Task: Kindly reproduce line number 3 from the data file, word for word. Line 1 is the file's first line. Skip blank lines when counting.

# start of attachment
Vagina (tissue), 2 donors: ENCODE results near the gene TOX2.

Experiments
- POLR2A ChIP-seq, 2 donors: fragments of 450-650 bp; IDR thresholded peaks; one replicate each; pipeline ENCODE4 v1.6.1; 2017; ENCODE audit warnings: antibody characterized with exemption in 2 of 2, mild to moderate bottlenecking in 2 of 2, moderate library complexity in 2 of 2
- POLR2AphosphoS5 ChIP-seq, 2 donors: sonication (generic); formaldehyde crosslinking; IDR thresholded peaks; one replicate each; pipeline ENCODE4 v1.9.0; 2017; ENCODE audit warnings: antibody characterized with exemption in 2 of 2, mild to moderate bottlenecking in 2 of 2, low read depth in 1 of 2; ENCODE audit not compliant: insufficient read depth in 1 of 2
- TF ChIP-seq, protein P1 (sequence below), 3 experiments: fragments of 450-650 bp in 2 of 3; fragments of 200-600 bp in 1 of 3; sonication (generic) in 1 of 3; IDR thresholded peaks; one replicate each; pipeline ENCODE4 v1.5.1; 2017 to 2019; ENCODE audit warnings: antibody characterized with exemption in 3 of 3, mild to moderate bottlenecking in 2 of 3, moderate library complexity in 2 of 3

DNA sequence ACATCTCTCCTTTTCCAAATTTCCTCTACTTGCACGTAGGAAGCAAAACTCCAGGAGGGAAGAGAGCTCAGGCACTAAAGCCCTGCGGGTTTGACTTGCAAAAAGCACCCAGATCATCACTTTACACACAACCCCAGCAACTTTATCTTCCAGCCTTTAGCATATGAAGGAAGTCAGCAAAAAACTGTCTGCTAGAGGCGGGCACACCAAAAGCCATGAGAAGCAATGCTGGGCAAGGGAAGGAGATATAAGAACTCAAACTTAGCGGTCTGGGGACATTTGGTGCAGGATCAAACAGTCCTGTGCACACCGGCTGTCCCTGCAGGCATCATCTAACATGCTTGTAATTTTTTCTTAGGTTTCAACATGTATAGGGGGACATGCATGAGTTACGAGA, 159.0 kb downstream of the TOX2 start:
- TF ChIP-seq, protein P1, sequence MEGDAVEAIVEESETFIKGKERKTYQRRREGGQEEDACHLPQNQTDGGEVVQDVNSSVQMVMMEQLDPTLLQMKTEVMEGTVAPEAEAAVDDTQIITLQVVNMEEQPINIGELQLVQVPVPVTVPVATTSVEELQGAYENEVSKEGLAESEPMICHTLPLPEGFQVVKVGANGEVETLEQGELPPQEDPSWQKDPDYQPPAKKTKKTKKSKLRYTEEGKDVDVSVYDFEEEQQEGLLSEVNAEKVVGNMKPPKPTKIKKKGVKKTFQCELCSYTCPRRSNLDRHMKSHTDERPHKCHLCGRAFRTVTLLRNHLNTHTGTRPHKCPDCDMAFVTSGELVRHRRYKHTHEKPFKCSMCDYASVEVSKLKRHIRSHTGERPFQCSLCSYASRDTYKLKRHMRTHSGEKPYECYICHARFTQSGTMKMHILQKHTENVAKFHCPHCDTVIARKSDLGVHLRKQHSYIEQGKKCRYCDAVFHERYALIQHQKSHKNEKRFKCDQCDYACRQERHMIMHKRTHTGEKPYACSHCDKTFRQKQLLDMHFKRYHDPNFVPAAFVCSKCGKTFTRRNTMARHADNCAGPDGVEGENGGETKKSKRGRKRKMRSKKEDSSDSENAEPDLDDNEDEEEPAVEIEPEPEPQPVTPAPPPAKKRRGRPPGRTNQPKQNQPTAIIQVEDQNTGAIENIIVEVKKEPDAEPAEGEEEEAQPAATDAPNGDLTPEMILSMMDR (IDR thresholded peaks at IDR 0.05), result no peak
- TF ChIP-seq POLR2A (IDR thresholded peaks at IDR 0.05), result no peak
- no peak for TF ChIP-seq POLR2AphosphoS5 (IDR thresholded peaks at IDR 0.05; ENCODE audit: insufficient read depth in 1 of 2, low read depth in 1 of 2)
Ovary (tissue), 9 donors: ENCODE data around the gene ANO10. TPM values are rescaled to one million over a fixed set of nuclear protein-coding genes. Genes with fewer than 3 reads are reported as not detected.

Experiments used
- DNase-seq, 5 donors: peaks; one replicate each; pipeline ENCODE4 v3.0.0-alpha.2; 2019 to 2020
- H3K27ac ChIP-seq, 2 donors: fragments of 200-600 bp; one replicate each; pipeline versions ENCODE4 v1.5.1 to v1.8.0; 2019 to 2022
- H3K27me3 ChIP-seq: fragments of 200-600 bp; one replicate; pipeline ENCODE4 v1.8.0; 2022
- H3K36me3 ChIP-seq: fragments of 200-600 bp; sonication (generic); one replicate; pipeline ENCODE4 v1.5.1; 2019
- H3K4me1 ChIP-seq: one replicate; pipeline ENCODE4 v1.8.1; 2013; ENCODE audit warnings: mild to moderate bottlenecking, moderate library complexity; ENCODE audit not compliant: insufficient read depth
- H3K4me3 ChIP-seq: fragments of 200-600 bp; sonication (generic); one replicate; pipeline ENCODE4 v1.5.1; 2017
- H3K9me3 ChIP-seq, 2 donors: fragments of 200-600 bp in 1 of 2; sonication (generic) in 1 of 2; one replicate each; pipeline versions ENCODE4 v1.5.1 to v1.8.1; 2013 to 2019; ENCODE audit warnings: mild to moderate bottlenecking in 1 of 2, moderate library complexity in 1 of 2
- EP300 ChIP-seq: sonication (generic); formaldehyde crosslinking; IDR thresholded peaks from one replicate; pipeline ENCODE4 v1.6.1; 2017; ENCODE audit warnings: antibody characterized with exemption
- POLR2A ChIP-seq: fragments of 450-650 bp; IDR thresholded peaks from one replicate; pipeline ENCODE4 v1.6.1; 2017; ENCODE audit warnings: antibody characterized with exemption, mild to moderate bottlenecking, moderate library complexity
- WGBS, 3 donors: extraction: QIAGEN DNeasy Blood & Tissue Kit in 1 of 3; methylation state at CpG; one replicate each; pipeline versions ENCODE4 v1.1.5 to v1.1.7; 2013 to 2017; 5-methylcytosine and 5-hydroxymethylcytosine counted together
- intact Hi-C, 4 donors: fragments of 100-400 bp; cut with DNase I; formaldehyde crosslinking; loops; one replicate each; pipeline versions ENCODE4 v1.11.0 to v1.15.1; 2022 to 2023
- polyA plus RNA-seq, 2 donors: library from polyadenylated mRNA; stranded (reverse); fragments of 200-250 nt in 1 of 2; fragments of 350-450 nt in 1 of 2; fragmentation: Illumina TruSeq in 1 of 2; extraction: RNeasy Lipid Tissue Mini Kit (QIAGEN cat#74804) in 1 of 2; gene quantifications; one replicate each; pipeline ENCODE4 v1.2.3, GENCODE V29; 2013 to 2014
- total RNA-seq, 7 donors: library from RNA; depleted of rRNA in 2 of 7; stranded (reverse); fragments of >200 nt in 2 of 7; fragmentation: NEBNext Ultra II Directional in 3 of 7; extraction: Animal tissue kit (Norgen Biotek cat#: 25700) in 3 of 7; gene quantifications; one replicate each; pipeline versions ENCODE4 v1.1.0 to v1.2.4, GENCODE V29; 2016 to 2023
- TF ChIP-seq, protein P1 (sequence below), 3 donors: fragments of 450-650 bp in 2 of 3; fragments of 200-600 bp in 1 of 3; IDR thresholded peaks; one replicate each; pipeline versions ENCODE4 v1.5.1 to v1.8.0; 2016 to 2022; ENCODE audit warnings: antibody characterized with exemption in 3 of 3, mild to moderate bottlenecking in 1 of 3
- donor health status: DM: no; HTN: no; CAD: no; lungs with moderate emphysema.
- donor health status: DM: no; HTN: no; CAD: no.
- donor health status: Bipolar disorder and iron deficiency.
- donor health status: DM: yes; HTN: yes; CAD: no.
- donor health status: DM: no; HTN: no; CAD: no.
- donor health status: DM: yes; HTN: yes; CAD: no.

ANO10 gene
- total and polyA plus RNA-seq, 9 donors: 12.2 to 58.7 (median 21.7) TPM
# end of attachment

- POLR2A ChIP-seq, 2 donors: fragments of 450-650 bp; IDR thresholded peaks; one replicate each; pipeline ENCODE4 v1.6.1; 2017; ENCODE audit warnings: antibody characterized with exemption in 2 of 2, mild to moderate bottlenecking in 2 of 2, moderate library complexity in 2 of 2